Bees are amazing creatures. We’re lucky to have several types in our yard (honey bees, bumblebees, mason bees, carpenter bees), attracted to plants like rosemary, lavender, ceanothus, yarrow, and sage.
In an earlier post I mentioned the marvelous bee dance done by these pollinators in search of nectar. Without bees, we would not have many (indeed, perhaps most) of the foods that we love: fruit, vegetables, nuts, grain, herbs and spices – the list is mind-boggling.
And without bees, we wouldn’t have such rich myths: the Melissae, ancient Greek divinatory Priestesses of the Bee, came from an old order of nymphs – the very word for the larva of bees. The Minoans of Crete were beekeepers; bees’ magical ability to make honey was seen as divine alchemy. For ancient Egyptians, the bee represented royalty in the goddess Neith, and the sun in the god Ra – honey was known as the “tears of Ra.” Bees and honey also figured prominently in the cosmogony of cultures such as Babylonian, Incan, Celtic, Norse, and Indian. Bees symbolized the soul’s journey on earth as well as its survival after death; and the regeneration and renewal of nature.
Honey bees have been threatened in recent years by colony collapse disorder, or CCD, which occurs when worker bees abandon the queen and the hive. Scientists worldwide have deduced that their general declining health is due to stressors including pests like mites, and bacterial diseases and viruses; pesticides; poor nutrition due to loss of foraging habitat; bee management practices requiring long migratory routes for pollination services; and lack of genetic diversity.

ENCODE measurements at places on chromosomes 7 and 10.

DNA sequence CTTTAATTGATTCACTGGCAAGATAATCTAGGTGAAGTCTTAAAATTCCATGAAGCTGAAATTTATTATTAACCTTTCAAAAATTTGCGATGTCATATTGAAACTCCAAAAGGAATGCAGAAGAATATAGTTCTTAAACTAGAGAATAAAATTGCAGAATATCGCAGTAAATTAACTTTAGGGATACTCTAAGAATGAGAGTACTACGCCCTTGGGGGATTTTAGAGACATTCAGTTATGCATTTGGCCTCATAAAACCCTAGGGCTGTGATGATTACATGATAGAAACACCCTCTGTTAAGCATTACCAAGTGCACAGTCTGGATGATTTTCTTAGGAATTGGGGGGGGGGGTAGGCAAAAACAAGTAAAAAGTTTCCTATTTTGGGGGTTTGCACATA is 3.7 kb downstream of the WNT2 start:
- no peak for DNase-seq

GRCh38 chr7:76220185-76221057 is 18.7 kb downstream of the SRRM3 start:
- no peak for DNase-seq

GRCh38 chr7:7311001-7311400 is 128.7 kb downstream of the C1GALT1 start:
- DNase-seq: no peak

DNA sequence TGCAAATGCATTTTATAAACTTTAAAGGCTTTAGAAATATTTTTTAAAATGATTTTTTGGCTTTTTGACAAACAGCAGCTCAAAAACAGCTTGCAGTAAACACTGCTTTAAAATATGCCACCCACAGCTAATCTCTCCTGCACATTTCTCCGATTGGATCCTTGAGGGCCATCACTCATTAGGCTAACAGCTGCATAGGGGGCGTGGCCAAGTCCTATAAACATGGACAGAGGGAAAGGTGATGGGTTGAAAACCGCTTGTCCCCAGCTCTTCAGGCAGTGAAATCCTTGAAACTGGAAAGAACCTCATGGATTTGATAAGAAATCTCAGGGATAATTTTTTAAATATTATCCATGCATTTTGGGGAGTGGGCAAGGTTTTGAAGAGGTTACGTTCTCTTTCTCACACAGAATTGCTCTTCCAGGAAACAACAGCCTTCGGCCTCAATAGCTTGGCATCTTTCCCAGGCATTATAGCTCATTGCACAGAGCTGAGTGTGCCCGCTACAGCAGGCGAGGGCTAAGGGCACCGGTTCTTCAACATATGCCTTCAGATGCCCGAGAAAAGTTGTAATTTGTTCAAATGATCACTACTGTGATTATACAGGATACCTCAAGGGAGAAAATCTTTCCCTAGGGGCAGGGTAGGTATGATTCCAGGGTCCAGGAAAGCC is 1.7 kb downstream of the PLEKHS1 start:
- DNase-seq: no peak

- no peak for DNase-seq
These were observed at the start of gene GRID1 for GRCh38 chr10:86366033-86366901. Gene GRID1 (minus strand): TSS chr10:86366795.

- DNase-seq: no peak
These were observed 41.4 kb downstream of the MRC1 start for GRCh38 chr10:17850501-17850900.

Beekeeping is a time-honored tradition. There are also other ways to help: B. built an impressive-looking bee hotel a couple of months ago, filled with numerous small holes to encourage individuals to nest within:
I added my own modest effort to build a “bug hotel”:
Shelter and food are central to our existence, and should never be taken for granted. This time of year we traditionally appreciate our own good fortune, and also think more of others who are less fortunate. There is much we can do to help wildlife in need – as well as our fellow humans – along our shared journey through the renewal of nature.